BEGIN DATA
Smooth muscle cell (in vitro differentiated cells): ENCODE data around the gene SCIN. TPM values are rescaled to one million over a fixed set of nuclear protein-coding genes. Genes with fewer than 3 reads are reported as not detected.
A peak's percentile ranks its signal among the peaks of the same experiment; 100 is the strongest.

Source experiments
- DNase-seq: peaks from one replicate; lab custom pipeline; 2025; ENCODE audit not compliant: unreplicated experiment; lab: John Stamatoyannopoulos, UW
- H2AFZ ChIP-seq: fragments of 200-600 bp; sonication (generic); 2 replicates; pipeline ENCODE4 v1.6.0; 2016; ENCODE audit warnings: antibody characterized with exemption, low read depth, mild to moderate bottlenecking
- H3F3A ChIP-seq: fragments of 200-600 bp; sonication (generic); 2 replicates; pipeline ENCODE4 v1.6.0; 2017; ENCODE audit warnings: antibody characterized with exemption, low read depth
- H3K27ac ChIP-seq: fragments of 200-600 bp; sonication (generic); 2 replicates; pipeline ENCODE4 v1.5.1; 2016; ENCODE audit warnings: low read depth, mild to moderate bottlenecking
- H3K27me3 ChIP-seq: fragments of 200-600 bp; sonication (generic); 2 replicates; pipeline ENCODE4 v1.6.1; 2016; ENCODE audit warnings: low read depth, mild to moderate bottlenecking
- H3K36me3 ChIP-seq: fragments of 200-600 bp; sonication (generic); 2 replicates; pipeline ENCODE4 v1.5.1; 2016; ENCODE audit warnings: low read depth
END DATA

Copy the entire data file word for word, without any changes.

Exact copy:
Smooth muscle cell (in vitro differentiated cells): ENCODE data around the gene SCIN. TPM values are rescaled to one million over a fixed set of nuclear protein-coding genes. Genes with fewer than 3 reads are reported as not detected.
A peak's percentile ranks its signal among the peaks of the same experiment; 100 is the strongest.

Source experiments
- DNase-seq: peaks from one replicate; lab custom pipeline; 2025; ENCODE audit not compliant: unreplicated experiment; lab: John Stamatoyannopoulos, UW
- H2AFZ ChIP-seq: fragments of 200-600 bp; sonication (generic); 2 replicates; pipeline ENCODE4 v1.6.0; 2016; ENCODE audit warnings: antibody characterized with exemption, low read depth, mild to moderate bottlenecking
- H3F3A ChIP-seq: fragments of 200-600 bp; sonication (generic); 2 replicates; pipeline ENCODE4 v1.6.0; 2017; ENCODE audit warnings: antibody characterized with exemption, low read depth
- H3K27ac ChIP-seq: fragments of 200-600 bp; sonication (generic); 2 replicates; pipeline ENCODE4 v1.5.1; 2016; ENCODE audit warnings: low read depth, mild to moderate bottlenecking
- H3K27me3 ChIP-seq: fragments of 200-600 bp; sonication (generic); 2 replicates; pipeline ENCODE4 v1.6.1; 2016; ENCODE audit warnings: low read depth, mild to moderate bottlenecking
- H3K36me3 ChIP-seq: fragments of 200-600 bp; sonication (generic); 2 replicates; pipeline ENCODE4 v1.5.1; 2016; ENCODE audit warnings: low read depth